“Maybe it doesn’t benefit the in-person learning environment if there are a bunch of kids who take it online, but maybe it benefits our lungs and our hearts and our bodies,” Nowlan said. “I think there are much more important things sometimes than attending my Russian class in person. So that’s what frustrated me so deeply about the email is how distant it felt from the reality of student life.”
The extent of this misunderstanding worried students like Megan Skinner (SFS ‘24), GUSA’s Crisis Response Director.
“Many people including myself saw it as an issue of safety,” Skinner said in an interview with the Voice. “The point of the email really seemed like, ‘COVID numbers are down, so we’re going back to pre-pandemic policies.’ And this just frankly seemed unacceptable, because we are still actively in a pandemic, and forcing everyone to go to class just seems illogical.”
Skinner and the GUSA executive branch replied to the Provost with their own email, which detailed student concerns, from the recent norovirus outbreak to the unavailability of technology to facilitate hybrid learning. They sent the email to five points of contact in the administration and asked for a meeting to discuss the policy immediately. They had not heard back from anyone in the administration as of Oct. 4, Skinner said.
The Office of the Provost has not followed up on the email as of the time of publication. In an email to the Voice, the university reiterated that class attendance remains a high priority this semester.
“While a small number of classes have been designated as online or hybrid, Georgetown remains committed to in-person engagement this semester and asks that all students attend class in person,” a university spokesperson wrote. “We recognize that the return to the classroom has been an adjustment for everyone; we will continue to work to make students’ experiences in class as rich as ever.”
Provost Robert Groves has announced an Undergraduate Student Public Health Forum to listen to questions and concerns from students. The forum is set for Oct. 13 from 11:30 a.m. to 12:30 p.m., which will be accessible online here.
According to DeRamo, the willingness to listen is a good start.
“Don’t get me wrong, I significantly appreciate them holding the forum, and I appreciate them making this kind of communication available to us,” DeRamo said. “But at the same time, it does not undo the damage that was done by their September 30th email. That email actively made students feel unsafe and ignored.”
Some students with disabilities, in particular, felt alienated by the message in the email. Health on campus is not something to weigh against academics for many, which is how DeRamo felt the email framed it.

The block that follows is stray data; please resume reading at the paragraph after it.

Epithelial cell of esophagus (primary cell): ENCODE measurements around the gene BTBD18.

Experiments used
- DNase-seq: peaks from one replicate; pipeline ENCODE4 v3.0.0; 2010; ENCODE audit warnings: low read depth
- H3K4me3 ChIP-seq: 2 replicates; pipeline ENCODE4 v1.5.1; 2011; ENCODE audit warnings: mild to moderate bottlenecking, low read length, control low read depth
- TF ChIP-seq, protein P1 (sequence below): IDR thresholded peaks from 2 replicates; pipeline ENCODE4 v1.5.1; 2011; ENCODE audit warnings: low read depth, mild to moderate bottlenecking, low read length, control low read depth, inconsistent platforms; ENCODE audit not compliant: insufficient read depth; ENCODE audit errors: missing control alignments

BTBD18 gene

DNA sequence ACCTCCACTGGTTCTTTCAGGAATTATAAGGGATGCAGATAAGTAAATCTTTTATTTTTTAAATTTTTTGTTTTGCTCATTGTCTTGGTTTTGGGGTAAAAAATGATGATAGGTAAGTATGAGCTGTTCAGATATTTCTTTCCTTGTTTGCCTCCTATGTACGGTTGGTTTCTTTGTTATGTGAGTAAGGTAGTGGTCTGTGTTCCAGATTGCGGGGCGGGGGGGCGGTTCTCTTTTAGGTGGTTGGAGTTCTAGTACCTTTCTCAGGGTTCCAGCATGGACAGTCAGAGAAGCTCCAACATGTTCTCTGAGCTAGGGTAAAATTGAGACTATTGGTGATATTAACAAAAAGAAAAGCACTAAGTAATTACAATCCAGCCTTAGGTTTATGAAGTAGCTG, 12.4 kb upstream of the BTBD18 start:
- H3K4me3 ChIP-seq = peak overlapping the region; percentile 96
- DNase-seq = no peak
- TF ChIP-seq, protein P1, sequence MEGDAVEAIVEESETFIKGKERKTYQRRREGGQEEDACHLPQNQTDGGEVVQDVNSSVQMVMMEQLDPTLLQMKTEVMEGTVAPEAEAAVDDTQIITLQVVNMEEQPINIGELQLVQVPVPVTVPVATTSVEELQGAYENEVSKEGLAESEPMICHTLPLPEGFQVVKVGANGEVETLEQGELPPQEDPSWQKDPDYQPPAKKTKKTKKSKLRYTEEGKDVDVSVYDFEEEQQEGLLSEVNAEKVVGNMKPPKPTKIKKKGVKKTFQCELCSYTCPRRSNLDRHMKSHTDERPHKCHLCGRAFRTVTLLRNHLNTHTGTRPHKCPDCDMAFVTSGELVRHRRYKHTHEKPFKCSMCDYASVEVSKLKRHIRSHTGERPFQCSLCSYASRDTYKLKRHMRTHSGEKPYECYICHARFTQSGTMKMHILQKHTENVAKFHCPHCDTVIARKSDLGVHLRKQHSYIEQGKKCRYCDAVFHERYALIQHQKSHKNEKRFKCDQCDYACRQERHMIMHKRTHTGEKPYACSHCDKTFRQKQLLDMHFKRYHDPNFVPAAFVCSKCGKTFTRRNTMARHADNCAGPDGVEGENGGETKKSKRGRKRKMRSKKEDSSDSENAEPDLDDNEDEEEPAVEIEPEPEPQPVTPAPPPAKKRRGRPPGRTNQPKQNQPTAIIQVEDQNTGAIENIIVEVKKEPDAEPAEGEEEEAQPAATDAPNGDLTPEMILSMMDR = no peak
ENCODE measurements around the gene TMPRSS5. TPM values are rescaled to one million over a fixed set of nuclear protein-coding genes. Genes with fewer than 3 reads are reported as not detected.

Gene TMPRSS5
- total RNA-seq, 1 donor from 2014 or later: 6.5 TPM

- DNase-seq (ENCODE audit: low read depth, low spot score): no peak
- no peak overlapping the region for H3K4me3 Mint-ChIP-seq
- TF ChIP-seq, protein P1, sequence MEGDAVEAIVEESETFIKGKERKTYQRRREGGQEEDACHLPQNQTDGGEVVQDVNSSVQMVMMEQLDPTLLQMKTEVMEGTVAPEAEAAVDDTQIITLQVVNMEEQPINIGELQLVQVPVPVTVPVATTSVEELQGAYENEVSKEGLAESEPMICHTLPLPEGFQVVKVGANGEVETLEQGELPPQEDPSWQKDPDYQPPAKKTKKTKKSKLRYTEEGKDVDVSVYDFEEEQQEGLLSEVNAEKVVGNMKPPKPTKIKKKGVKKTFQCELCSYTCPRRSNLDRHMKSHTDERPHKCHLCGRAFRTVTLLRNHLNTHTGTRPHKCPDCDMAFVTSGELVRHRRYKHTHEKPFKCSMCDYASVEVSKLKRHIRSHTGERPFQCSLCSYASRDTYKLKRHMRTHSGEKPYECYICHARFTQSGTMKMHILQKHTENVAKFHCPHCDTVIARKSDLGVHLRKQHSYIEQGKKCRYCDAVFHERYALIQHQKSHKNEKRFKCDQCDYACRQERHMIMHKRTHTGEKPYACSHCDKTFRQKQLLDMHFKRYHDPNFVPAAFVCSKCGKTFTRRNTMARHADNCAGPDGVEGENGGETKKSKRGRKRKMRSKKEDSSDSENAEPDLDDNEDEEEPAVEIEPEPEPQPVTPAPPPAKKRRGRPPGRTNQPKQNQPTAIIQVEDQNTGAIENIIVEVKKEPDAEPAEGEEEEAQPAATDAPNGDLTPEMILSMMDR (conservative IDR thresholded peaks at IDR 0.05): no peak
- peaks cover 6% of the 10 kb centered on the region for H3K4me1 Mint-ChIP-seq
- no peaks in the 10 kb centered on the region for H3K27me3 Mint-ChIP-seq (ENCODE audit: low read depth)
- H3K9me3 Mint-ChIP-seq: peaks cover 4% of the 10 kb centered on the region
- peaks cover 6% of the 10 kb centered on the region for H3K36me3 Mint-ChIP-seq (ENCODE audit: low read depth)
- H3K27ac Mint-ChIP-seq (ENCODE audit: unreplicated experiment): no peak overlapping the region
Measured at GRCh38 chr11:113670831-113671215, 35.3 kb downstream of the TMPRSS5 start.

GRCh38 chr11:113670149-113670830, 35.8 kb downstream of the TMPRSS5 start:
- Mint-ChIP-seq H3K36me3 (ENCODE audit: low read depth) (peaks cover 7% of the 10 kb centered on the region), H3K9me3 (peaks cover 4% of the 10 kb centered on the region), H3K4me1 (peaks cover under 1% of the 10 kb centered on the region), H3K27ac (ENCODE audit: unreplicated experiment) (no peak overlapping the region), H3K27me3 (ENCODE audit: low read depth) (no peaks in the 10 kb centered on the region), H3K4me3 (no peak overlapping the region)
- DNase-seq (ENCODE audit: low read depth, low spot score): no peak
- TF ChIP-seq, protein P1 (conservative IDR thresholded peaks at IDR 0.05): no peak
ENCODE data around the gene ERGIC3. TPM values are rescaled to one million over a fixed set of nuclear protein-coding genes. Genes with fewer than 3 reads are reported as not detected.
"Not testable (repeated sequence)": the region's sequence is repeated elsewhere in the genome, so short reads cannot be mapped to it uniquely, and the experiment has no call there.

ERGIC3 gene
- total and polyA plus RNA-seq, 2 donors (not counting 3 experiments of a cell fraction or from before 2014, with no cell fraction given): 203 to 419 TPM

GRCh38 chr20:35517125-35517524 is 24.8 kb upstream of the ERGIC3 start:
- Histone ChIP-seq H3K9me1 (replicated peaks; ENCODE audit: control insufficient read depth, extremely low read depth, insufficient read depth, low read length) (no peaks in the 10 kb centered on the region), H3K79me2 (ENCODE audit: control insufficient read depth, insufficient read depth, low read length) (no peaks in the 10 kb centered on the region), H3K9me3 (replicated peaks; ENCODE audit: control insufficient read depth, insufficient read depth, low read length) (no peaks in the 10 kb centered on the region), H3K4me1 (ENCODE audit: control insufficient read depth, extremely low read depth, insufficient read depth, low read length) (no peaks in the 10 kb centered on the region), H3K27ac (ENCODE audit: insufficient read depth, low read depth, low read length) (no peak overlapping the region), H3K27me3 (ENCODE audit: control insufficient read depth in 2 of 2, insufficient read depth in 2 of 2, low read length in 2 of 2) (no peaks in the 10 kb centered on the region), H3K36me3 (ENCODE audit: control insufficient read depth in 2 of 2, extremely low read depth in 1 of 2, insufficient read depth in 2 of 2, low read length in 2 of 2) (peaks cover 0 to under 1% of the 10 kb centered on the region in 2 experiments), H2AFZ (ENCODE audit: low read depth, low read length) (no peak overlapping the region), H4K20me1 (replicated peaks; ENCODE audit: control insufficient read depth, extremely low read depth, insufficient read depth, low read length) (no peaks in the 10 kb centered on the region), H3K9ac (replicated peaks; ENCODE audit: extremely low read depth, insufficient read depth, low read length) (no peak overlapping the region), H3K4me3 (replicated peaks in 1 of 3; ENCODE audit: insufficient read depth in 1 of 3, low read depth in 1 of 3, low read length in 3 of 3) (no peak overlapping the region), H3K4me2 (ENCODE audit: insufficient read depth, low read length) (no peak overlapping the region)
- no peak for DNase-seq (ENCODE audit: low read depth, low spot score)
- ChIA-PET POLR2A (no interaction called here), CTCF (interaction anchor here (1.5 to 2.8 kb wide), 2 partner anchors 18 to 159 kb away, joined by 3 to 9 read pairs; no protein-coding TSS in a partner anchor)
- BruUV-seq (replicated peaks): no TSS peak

“I will confidently say this as someone who’s immunocompromised: I have been unbelievably anxious over the return to campus. And now that someone in my class has tested positive, everyone in my class is potentially exposed, and I’m still being told that I have to attend class just because I’m vaccinated,” DeRamo said. “So I think that from the perspective of disabled students, this email was incredibly insensitive to the very vulnerable situations that some students are in right now. And as a result, it’s making us feel isolated, unheard, and terrified.”
Frazier said that because those with disabilities already tend to be hit harder by infectious diseases like the flu, the attendance policy ends up being more impactful for them.
“It just shows a lack of respect and care and support for these communities who are dealing with struggles beyond that of the average person,” Frazier said.
Ultimately, the decision to accommodate is up to professors—if a professor decides to be more lenient with attendance than the Provost’s guidelines, they may do so. But Skinner said that she and GUSA hope that the university adopts changes to make classes across the board more accommodating.
“We’re hoping that they can standardize the [attendance] policy,” Skinner said. “It just doesn’t seem right that some professors can offer to help their students and others will just leave them in the dust, which has been the case at some points this year. The administration needs to be willing to work with professors on that as well. If there’s a mandate in place for us, maybe the professors need to have more clear guidance as well.”
A more uniform, accommodating policy guided by administrators, DeRamo said, would go a long way to show students that the university is listening to their experiences and perspectives.
“I think that the university should encourage professors to be more flexible,” said DeRamo, “and explicitly encourage all of us to be understanding of the fact that we are all still going through something that is incredibly traumatic right now.”
Updated to include a comment from a university spokesperson.